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Congress Passes $51.8B Relief Bill

Acting with extraordinary speed, Congress approved an additional $51.8 billion for relief and recovery from Hurricane Katrina on Thursday. President Bush pledged to make it "easy and simple as possible" for uncounted, uprooted storm victims to collect food stamps and other government benefits.

"We're not asking for a handout, but we do need help," said Sen. Trent Lott — whose home state of Mississippi suffered grievously from the storm — as lawmakers cleared the bill for Bush's signature less than 24 hours after he requested it. The measure includes $2,000 debit cards for families to use on immediate needs.

The overwhelming, bipartisan support for the measure — it passed 411-10 in the House and 97-0 in the Senate — masked murmurs of concern about a rapidly rising price tag as well as a growing atmosphere of political jockeying in Congress less than two weeks after the hurricane battered the Gulf Coast.

Under fire for the government's slow response, Mr. Bush said "the people that have been hurt by this storm need to know that the government is going to be with you for the long haul."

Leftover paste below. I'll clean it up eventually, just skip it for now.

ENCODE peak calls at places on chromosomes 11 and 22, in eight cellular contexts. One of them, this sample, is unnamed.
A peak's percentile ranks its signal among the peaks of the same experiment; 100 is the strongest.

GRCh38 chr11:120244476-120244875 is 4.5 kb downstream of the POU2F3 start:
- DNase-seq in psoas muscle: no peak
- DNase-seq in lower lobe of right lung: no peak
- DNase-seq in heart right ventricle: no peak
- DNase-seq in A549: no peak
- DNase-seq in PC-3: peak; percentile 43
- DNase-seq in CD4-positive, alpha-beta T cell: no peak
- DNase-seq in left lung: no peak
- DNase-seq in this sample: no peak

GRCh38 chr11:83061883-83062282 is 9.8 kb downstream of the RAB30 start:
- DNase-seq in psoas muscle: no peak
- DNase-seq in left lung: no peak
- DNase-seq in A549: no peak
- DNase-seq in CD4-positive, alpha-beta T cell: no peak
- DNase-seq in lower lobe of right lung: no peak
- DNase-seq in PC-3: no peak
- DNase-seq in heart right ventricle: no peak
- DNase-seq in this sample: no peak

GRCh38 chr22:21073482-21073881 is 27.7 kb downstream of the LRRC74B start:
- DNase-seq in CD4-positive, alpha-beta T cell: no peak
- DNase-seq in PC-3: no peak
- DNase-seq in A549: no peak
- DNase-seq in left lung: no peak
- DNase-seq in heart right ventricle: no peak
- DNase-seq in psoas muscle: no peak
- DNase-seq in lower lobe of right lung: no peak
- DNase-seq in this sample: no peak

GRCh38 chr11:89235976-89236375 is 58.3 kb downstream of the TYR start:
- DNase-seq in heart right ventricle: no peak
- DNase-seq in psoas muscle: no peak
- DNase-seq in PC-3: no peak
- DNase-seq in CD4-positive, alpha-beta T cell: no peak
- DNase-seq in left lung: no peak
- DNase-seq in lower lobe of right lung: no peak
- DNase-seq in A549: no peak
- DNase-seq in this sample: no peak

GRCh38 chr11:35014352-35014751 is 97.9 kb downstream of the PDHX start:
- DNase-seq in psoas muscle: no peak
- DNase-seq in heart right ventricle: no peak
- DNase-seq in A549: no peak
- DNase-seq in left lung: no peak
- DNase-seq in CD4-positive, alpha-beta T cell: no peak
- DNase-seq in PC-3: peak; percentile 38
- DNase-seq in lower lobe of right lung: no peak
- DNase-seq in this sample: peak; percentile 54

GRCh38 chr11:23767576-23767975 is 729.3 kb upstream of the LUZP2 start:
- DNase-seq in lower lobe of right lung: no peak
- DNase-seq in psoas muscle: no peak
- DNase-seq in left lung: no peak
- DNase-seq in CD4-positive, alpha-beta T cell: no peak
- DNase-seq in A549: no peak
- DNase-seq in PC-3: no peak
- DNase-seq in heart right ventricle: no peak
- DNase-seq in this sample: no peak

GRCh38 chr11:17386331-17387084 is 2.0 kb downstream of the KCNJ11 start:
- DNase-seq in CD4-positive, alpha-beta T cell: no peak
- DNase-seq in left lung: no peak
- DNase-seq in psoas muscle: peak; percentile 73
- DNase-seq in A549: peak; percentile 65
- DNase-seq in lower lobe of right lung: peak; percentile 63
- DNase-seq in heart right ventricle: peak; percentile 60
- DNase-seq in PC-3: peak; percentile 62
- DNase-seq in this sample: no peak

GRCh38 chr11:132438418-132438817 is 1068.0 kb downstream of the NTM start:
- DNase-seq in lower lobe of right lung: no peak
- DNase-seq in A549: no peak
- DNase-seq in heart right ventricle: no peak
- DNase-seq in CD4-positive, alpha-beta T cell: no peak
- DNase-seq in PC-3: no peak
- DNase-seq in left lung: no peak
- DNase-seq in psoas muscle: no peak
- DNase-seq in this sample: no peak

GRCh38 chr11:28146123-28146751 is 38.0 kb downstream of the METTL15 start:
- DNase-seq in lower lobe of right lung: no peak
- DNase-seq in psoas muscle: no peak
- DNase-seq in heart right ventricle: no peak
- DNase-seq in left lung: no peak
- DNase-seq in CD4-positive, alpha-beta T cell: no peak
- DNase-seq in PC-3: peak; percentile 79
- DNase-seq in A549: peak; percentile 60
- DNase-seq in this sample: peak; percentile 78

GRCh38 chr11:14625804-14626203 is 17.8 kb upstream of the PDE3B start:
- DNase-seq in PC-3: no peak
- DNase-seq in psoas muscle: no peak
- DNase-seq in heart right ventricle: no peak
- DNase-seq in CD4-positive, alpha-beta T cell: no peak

Mr. Bush also designated Friday as a national day of prayer and remembrance for victims across the Gulf Coast.

CBS News Correspondent Gloria Borger reports that there is no rallying around the president as there was after 9/11 when America was united against the terrorists. This time, the enemy is incompetence.

"Things did not go perfectly," said Senate Majority Leader Bill Frist. "We all know that there was a systemwide failure."

Americans generally agree that the government responded poorly to the hurricane. According to a poll, 77 percent said the federal government's response was inadequate, while 58 percent disapproved of how Mr. Bush handled the crisis.

The poll also shows that two out of three Americans think the president himself responded too slowly. His leadership rating – usually his strong suit – is the lowest of his presidency, a full 35 points lower than it was after 9/11.

Poll respondents also found state and local government responded inadequately to the disaster.